Researchers have been utilizing location data to produce actionable intelligence that allows governments to save and improve the quality of citizens’ lives. Mobility-based studies continue to gain traction in academia and are being leveraged to unearth the hidden effects of various urban issues. One such problem is traffic congestion.
As the size of the global population increases, so does vehicle ownership. As a result, traffic congestion is only going to get worse with time. Policymakers must have a thorough understanding of the true impact of traffic jams so that they can undertake suitable interventions to address them.
Minoru Higa, a scholar from Simon Fraser – one of Canada’s leading research universities – used Quadrant’s mobile location data to determine if traffic congestion influenced the time people spent at work. This is a unique research focus that has not been explored in existing studies. Here, we discuss how they utilized our data alongside other third-party data to answer this question. The researcher chose to conduct his analysis on Mexico City because it is one of the most congested cities in the world (even more so than Mumbai, New Delhi, and New York). Additionally, Mexico City is ideal for this study since it is witnessing growing population and vehicle ownership rates – patterns that are common across most cities in the developing world.
The timeframe of the analysis is almost the entirety of 2019. Data is analyzed for weekdays across the year (except for the first week of July and the last week of December because these are holiday periods). Moreover, the analysis specifically focuses on the impact of traffic congestion on office and factory workers.
In the past, academics did not have a concrete means of exploring the relationship between traffic congestion and work-time allocation. That is no longer the case. High-quality, raw location data gives researchers information with the accuracy and granularity required to do this. Anonymized human mobility data sheds light on where people are, where they are commuting to, and how long they spend there – which is why it is the only reliable way to assess time spent at work.
To account for potential bias in the mobile location dataset, the researcher collected self-reported working hours from Mexico’s National Occupation and Employment Survey (ENEO). It is important to note that while findings from survey data can be skewed, those from location data cannot.
The figure below showcases the distribution of daily hours worked according to both sources. The results prove that mobility data is a precise way to gauge work-time allocation. The location data was complemented with geo-coded commercial information to identify workplaces and census data to distinguish homes.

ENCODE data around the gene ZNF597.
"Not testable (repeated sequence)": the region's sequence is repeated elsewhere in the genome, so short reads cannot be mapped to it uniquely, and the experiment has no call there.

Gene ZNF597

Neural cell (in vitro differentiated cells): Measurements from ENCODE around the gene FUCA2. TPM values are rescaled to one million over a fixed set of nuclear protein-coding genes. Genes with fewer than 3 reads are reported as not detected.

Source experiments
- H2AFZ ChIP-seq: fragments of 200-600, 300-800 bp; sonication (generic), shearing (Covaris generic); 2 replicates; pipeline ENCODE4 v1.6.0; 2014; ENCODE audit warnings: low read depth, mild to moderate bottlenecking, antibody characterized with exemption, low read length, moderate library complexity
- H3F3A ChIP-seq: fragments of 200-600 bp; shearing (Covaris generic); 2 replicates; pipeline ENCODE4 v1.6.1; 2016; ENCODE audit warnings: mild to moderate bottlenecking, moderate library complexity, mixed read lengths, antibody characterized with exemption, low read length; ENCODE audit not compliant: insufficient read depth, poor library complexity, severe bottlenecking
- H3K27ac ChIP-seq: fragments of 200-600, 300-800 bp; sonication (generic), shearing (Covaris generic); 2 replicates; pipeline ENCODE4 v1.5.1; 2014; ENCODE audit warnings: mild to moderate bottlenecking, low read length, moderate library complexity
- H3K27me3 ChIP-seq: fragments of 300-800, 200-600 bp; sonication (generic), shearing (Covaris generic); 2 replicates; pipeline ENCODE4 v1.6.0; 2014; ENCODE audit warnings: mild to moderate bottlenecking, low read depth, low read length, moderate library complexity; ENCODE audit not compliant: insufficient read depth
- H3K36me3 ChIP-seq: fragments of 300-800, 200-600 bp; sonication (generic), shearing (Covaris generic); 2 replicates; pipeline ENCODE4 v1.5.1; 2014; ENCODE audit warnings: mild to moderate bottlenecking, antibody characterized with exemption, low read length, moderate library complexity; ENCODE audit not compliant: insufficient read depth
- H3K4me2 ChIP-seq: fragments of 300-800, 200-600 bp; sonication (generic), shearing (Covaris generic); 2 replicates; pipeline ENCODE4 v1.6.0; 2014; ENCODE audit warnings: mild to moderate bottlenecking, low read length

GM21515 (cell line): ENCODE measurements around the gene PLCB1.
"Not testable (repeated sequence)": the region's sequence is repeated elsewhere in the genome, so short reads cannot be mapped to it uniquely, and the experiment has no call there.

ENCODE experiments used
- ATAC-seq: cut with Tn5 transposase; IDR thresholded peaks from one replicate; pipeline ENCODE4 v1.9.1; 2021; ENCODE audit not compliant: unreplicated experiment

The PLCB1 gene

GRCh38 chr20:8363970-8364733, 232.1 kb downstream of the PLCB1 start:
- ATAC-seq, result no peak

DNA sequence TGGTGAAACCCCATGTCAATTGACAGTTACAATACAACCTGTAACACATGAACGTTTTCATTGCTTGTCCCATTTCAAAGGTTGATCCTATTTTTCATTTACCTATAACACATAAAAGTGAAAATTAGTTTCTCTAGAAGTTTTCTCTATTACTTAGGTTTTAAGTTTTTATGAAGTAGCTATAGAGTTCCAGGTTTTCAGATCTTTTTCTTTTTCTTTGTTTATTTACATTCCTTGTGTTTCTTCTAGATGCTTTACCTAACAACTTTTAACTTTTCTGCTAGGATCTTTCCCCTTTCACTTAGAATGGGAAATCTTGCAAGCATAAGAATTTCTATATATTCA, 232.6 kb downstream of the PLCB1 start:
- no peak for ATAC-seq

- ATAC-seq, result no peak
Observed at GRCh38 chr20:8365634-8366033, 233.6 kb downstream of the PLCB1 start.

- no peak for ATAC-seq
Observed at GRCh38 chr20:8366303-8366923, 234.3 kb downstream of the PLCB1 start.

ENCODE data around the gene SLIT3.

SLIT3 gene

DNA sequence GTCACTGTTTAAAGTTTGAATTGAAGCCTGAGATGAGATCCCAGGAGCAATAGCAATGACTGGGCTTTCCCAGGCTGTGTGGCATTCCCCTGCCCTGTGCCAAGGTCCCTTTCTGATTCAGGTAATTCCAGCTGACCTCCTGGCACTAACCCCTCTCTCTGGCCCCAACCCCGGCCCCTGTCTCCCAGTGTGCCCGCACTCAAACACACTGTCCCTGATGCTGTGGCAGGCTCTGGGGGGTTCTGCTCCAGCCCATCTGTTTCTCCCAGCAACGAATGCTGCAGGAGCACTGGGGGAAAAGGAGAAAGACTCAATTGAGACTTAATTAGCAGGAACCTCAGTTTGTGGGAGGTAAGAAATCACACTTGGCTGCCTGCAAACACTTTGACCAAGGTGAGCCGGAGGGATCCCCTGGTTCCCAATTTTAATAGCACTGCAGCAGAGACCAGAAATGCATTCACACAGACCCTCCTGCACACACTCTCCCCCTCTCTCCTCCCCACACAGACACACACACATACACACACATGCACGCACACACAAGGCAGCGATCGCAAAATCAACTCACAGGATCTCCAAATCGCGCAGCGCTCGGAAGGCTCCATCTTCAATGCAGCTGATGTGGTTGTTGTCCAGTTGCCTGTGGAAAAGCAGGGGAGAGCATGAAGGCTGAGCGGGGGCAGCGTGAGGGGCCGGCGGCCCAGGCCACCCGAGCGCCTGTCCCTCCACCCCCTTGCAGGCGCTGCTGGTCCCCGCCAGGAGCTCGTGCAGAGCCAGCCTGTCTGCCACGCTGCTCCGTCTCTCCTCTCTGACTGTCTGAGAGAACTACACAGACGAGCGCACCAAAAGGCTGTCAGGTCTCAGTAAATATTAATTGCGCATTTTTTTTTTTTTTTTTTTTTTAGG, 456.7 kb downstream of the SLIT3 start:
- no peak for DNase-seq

Description: The figure shows the number of hours people reported working each day, based on a survey called ENOE (shown in yellow), and the number of hours they spent at their workplace according to mobile location data (shown as a dashed line).
Traffic congestion was measured by obtaining GPS data from vehicles. The author was able to use this data to assess daily fluctuation in traffic levels, as well as congestion at the district level - as illustrated in the figures below.
Description: The figure above illustrates the distribution of traffic congestion per hour. Both morning (6-8AM) and afternoon (5-8PM) rush hours are highlighted in yellow.
Description: The figure above is a map of Mexico City that represents the variation in average annual traffic congestion (by district) in 2019. Darker areas represent more congested districts.
The research worker also incorporated other variables into his analysis to account for alternative factors that could impact the study. One of these variables was information on road accidents – events that influence congestion levels.
The author found that people spend more time at work to avoid the afternoon rush hours. On average, twice the traffic congestion increases time at work by 1 hour. The location intelligence he generated further demonstrated that employees are not able to adjust their work-time allocation to compensate for spending more time at offices or factories. Building on these findings, he drew on self-reported income data and discovered something even more concerning: although people were working longer hours to avoid traffic congestion, the additional labor did not translate into higher wages.
These are the hidden impacts of traffic congestion that go unnoticed. Congestion deals workers a two-fold blow: it robs them of precious time that could be spent on leisure activities and compels them to work longer without additional pay.
It is imperative for governments to take concerted action to tackle problems that impact the quality of their citizens’ lives. Using Quadrant’s industry-leading location data, Minoru Higa has shown that traffic congestion has dire consequences beyond air pollution and inconveniencing workers. Although additional research is needed to investigate this relationship across all modes of transport and other sectors of the economy, the findings in this study alone underscore the need for immediate solutions to mitigate congestion. The best remedy to this problem is to improve the accessibility and effectiveness of public transit networks – feats that governments are already achieving with our high-quality human mobility data.
The figures in this blog post are from the research paper, which can be found here.
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